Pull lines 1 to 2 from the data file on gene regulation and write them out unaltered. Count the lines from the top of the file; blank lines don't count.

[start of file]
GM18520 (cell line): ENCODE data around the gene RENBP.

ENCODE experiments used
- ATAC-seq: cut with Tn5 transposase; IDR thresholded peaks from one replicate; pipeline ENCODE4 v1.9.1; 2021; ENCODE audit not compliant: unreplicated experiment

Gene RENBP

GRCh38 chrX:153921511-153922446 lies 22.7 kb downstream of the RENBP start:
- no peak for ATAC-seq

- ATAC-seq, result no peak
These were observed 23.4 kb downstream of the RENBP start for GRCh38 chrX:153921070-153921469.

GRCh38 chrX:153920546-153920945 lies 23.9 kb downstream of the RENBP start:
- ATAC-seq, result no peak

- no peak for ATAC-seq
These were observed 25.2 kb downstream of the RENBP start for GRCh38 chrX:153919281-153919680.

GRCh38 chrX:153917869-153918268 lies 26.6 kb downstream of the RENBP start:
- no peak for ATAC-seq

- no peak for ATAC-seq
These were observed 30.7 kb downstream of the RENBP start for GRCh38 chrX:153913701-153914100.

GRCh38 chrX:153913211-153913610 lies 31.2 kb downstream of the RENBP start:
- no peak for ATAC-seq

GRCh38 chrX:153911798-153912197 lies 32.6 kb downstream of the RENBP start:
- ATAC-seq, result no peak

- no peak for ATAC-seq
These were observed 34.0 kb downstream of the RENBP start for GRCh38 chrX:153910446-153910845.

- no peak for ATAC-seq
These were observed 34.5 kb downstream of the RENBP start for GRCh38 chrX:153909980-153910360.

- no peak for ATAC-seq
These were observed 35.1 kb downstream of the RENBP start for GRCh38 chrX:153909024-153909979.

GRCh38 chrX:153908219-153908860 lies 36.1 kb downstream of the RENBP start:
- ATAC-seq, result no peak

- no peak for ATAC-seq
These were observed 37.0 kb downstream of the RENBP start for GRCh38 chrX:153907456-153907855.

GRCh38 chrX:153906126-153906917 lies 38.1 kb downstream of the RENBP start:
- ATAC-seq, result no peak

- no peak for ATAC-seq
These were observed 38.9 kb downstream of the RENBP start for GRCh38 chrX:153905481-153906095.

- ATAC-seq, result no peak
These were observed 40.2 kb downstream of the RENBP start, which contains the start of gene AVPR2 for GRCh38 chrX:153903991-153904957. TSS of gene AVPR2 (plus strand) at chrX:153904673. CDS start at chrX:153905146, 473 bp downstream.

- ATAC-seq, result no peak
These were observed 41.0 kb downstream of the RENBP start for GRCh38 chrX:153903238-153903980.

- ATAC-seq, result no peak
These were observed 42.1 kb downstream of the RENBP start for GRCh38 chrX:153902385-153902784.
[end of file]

GM18520 (cell line): ENCODE data around the gene RENBP.

ENCODE experiments used